De Beauvoir writer shortlisted for award recognising the novella form
- Credit: Archant
A writer has spoken of her delight in being shortlisted for a prestigious new award which recognises the wide scope of unpublished novellas.
Zoe Ranson, 37, of Southgate Road, in De Beauvoir, has been recognised for her short novel, The Year of the Horse, which explores female friendship against a gritty Manchester backdrop.
Now in its second year, the Novella Award aims to find a short novel to rival classics like Capote’s Breakfast at Tiffany’s or Burgess’s A Clockwork Orange and is awarded to a previously unpublished work of fiction.
Zoe said: “It was such a surprise to be shortlisted because I wasn’t really expecting that when I entered the competition. It was a real treat to see my name on the list.
“I wrote the Year of the Horse after a break having finished a couple of drafts of my novel. The novella is entirely different in style and tone and it was almost like an experiment to test myself and see if I could break out. So I was delighted to be recognised for that, and for the narrative voice which was what got the novella noticed.”
Zoe said writing the novella was an entirely different experience to writing a full length novel or a short story, getting the balance between plot, setting and characterisation being integral to the process.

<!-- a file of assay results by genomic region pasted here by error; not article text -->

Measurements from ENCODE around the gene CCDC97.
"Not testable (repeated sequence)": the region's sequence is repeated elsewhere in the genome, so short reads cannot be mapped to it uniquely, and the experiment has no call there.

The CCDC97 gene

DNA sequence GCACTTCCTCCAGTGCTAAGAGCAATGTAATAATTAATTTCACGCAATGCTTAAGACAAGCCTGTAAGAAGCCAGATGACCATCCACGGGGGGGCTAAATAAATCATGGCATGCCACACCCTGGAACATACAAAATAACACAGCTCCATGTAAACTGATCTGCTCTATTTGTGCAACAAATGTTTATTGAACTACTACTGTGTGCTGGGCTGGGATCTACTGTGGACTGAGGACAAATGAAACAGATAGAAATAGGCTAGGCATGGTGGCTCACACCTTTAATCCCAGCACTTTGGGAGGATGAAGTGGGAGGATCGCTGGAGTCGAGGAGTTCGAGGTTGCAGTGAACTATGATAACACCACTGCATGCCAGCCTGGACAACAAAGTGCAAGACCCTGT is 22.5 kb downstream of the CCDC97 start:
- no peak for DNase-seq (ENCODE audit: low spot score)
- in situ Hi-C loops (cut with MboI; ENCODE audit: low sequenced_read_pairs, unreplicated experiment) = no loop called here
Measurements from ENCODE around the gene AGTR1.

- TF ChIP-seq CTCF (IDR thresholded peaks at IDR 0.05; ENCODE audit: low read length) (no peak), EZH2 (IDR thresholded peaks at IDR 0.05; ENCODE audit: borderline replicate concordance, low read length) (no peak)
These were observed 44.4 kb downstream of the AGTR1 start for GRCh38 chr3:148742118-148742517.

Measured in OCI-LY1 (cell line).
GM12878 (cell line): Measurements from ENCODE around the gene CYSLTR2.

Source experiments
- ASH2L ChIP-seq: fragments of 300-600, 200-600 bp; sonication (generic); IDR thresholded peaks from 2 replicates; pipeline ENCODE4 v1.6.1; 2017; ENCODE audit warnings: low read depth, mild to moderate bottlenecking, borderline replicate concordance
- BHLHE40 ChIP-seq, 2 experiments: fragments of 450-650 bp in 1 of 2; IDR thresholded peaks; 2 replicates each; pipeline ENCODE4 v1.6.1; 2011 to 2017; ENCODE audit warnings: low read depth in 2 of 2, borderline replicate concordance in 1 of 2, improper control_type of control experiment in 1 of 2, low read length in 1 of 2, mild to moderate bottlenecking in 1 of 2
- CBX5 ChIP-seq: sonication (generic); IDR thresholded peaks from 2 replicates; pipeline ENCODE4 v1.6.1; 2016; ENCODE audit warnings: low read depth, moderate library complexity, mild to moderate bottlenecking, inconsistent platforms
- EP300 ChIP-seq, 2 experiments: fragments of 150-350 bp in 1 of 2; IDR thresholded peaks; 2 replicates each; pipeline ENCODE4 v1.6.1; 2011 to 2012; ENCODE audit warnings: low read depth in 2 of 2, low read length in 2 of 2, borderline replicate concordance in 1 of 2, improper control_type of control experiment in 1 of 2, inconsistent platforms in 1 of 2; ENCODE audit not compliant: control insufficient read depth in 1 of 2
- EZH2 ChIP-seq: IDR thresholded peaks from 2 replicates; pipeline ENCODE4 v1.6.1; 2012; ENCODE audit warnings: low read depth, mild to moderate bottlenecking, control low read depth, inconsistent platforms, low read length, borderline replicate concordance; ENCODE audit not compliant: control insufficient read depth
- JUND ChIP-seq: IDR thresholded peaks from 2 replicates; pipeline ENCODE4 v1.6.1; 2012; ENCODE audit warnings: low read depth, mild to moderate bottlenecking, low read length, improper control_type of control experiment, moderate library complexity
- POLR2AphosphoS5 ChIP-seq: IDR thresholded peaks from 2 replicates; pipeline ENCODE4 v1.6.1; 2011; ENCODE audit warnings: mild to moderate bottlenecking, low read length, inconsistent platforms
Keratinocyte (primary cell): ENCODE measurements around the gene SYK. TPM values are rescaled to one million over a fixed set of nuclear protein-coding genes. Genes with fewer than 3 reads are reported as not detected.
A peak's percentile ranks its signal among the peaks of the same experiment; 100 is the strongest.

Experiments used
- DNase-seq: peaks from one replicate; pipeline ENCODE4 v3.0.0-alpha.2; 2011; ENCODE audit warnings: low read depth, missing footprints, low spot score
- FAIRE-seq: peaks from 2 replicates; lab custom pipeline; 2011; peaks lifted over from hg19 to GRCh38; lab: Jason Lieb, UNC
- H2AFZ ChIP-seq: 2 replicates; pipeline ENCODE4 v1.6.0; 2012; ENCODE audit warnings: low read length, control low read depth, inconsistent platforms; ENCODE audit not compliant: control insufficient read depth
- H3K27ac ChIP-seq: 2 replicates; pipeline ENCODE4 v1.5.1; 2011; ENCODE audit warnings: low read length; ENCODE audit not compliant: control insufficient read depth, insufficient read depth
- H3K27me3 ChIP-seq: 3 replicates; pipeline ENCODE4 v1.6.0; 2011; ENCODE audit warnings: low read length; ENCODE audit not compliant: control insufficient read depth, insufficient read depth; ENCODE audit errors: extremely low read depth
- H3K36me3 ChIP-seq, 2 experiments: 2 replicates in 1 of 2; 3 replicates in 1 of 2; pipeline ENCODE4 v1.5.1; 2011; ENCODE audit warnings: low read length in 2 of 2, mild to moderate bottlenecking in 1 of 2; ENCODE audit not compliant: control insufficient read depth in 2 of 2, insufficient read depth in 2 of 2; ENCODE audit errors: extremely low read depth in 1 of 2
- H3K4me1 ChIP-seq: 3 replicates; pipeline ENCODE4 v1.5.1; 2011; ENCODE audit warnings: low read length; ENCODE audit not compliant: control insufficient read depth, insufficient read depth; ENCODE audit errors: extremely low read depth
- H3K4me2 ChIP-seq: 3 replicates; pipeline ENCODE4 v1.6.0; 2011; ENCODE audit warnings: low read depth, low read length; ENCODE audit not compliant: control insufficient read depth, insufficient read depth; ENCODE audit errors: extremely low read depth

She said: “It is good because of the limited word count, I find short stories can be too short and I really admire people who can consistently pull them off because I find them pretty tough. You have a bit more scope with novellas to develop characters and a story but with a limited focus. You can’t have too many characters because it gets unwieldy.
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“You need to be ruthless with a novella and keep the focus tightly on one storyline and the central character.”
She added: “It’s really great if you were going on a short journey and it is holiday season at the moment so it’s a satisfying length and you can read the whole thing and go on a journey with the characters – there is no room for excess”
Zoe, who has also worked at youth literacy charity Hackney Pirates, said that it was important that young people could read to grow their confidence as budding writers.
She said: “It’s a real privilege to see how the kids grow and change over the year and I think it is just brilliant that there are projects in Hackney that give people that confidence and encourage a love of reading because with all good writers comes a love of reading and constantly returning to books they admire – you can study the craft of how someone has managed to do something to try and figure it out for yourself.”
The winner of the Novella Award is announced in October.